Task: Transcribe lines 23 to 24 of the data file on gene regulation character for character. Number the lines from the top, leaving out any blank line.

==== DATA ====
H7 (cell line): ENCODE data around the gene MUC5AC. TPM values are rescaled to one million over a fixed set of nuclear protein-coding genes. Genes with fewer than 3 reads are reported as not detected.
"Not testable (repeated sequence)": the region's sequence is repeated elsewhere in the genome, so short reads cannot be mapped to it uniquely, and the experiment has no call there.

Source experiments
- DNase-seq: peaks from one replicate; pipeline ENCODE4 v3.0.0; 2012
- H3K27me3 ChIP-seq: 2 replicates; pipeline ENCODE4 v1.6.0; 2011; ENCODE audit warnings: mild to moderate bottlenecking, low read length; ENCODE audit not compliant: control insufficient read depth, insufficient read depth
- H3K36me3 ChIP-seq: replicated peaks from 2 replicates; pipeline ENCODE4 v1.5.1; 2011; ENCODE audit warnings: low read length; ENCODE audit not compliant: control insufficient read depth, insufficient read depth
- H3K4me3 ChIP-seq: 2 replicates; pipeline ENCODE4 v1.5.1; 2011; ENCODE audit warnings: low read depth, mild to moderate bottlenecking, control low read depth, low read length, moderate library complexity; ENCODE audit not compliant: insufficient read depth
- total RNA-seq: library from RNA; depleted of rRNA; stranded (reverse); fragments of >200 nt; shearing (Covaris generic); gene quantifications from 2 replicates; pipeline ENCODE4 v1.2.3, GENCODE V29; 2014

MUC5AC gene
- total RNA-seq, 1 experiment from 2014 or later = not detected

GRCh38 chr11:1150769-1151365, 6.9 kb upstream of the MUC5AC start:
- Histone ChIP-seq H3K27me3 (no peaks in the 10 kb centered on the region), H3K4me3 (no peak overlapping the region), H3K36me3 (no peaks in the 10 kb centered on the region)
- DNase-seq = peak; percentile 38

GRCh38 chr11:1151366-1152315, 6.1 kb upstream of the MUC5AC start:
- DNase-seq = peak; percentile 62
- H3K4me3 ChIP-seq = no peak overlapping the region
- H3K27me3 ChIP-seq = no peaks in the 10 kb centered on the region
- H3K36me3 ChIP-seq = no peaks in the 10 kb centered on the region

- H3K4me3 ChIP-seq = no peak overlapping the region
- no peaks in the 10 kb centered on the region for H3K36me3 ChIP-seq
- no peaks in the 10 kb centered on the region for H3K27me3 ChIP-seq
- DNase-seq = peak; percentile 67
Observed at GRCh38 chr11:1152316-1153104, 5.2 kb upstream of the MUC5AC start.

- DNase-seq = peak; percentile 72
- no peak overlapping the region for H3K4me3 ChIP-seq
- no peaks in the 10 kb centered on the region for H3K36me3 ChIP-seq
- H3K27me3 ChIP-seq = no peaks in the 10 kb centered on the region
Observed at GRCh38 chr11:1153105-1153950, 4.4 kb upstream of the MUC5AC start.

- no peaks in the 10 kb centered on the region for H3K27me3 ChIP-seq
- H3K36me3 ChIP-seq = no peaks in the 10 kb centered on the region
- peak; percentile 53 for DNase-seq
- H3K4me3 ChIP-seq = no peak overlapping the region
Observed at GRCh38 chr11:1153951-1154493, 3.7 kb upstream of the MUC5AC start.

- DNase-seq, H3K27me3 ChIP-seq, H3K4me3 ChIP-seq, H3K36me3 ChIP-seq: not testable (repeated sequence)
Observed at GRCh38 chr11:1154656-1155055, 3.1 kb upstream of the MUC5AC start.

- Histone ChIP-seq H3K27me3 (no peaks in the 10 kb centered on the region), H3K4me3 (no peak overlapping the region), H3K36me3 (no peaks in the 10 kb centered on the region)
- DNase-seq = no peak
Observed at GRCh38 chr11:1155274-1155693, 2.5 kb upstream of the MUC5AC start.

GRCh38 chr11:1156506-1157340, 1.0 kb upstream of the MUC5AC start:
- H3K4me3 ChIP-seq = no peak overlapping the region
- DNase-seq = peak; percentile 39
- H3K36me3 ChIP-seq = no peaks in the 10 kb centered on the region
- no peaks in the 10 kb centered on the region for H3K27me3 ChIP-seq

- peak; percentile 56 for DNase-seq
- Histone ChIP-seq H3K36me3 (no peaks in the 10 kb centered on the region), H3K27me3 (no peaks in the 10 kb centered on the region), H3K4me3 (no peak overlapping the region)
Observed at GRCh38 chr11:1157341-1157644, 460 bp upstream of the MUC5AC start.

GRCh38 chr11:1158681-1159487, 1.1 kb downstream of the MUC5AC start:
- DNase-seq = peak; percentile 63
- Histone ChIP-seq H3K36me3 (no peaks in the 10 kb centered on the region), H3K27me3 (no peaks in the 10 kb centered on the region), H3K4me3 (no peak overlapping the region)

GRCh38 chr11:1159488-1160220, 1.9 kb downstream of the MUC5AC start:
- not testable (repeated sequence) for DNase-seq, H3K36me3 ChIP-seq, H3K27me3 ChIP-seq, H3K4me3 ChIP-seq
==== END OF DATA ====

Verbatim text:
Observed at GRCh38 chr11:1152316-1153104, 5.2 kb upstream of the MUC5AC start.

- DNase-seq = peak; percentile 72